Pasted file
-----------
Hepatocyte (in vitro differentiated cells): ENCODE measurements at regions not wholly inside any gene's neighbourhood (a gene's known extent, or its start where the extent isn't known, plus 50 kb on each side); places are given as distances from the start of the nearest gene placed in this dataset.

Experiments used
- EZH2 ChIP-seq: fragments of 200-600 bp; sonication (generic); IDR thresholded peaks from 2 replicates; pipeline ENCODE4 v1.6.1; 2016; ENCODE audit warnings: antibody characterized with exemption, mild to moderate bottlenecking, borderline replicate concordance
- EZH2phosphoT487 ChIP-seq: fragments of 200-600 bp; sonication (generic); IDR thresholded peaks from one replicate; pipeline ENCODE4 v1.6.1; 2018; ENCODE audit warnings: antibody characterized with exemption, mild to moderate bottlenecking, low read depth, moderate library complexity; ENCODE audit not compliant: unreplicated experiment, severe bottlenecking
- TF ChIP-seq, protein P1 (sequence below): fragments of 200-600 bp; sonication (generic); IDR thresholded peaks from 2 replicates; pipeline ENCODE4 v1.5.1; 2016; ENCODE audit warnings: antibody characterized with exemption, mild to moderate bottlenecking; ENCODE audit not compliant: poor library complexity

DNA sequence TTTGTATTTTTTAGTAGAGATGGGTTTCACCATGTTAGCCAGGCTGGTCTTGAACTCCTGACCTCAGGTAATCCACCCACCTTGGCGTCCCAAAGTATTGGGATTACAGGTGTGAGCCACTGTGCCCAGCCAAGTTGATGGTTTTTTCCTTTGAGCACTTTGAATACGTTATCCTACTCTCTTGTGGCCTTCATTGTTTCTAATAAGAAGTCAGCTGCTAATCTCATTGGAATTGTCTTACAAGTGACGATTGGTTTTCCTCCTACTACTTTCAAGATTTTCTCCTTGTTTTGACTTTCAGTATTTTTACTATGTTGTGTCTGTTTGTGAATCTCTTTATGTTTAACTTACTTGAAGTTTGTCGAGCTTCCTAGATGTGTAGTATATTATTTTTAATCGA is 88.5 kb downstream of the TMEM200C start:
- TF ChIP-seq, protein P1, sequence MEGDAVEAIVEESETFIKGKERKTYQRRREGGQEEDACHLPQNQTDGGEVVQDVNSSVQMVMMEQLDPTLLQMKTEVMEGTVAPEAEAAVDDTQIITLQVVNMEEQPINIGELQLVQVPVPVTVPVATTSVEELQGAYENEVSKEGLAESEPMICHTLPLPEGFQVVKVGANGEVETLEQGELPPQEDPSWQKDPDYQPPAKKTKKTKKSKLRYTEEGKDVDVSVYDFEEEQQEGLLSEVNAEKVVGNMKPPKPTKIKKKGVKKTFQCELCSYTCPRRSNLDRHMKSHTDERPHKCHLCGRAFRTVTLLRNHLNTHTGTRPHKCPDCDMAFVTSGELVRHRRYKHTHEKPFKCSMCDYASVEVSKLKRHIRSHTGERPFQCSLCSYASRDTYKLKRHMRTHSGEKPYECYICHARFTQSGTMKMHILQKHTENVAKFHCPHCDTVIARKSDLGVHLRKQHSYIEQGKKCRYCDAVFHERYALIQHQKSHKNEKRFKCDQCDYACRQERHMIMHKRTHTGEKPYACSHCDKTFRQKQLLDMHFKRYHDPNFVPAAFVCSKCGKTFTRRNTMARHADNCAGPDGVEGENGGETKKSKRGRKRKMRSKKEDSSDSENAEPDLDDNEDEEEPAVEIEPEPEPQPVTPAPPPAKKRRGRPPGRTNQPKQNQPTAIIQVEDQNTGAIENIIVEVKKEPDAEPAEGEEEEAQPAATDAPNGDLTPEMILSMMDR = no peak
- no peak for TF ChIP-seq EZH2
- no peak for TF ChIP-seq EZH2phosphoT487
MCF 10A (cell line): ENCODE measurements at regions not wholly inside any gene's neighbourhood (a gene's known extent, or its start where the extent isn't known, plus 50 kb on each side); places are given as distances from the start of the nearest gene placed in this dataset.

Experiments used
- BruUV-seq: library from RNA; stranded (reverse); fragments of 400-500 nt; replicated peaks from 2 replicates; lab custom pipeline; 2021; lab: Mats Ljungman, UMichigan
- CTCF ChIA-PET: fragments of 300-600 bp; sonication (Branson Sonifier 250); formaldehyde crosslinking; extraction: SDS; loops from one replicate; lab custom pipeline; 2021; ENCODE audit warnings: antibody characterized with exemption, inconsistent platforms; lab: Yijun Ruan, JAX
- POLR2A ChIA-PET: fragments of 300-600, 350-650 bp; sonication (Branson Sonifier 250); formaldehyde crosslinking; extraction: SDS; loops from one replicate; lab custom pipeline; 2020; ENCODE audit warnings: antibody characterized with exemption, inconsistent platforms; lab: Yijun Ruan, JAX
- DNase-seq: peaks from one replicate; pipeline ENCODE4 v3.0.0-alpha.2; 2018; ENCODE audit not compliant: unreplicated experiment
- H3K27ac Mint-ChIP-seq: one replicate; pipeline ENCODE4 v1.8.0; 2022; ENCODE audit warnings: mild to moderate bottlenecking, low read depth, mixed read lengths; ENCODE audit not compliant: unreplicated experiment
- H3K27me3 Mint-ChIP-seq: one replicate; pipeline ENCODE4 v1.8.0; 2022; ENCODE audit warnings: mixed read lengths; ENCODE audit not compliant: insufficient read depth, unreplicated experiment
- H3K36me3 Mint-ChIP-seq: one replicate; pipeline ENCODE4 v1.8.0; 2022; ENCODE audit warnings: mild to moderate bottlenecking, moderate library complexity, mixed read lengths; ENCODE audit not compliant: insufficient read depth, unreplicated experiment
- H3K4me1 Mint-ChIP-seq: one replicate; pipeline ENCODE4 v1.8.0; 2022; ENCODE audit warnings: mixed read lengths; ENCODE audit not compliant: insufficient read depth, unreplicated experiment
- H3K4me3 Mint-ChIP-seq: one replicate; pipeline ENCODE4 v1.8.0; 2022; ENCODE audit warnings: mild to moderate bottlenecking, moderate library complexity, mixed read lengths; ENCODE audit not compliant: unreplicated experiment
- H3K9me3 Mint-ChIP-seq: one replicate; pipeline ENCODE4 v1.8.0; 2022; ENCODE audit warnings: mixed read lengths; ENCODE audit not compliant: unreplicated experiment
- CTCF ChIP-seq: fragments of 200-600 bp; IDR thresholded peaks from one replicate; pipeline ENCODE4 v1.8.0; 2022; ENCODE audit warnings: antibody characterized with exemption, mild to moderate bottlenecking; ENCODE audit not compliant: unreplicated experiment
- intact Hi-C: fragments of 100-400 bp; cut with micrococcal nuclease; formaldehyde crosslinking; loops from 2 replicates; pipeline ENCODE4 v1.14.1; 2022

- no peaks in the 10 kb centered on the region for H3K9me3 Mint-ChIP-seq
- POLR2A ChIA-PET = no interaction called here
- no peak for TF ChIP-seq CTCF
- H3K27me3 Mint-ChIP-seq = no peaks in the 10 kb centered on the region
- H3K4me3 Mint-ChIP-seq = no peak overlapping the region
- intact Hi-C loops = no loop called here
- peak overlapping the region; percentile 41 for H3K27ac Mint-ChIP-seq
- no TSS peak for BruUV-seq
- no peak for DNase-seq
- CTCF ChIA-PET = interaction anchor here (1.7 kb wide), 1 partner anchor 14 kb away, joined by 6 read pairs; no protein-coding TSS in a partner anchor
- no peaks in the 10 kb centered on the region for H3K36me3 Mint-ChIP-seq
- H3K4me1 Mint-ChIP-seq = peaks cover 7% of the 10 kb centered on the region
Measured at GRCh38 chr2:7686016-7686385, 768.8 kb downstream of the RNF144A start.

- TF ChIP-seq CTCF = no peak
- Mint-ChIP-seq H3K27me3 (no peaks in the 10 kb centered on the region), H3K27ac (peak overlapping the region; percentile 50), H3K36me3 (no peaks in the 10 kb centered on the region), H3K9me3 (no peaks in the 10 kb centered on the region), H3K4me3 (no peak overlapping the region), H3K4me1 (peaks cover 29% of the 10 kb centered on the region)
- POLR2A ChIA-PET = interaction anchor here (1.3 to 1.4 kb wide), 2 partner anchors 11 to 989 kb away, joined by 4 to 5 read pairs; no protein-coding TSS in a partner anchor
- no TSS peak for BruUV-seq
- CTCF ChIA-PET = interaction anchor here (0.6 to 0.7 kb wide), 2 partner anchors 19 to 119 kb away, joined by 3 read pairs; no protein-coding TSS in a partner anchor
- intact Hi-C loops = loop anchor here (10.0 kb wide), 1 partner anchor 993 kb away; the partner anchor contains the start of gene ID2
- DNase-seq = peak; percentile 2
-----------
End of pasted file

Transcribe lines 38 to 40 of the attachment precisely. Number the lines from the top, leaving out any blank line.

- Mint-ChIP-seq H3K27me3 (no peaks in the 10 kb centered on the region), H3K27ac (peak overlapping the region; percentile 50), H3K36me3 (no peaks in the 10 kb centered on the region), H3K9me3 (no peaks in the 10 kb centered on the region), H3K4me3 (no peak overlapping the region), H3K4me1 (peaks cover 29% of the 10 kb centered on the region)
- POLR2A ChIA-PET = interaction anchor here (1.3 to 1.4 kb wide), 2 partner anchors 11 to 989 kb away, joined by 4 to 5 read pairs; no protein-coding TSS in a partner anchor
- no TSS peak for BruUV-seq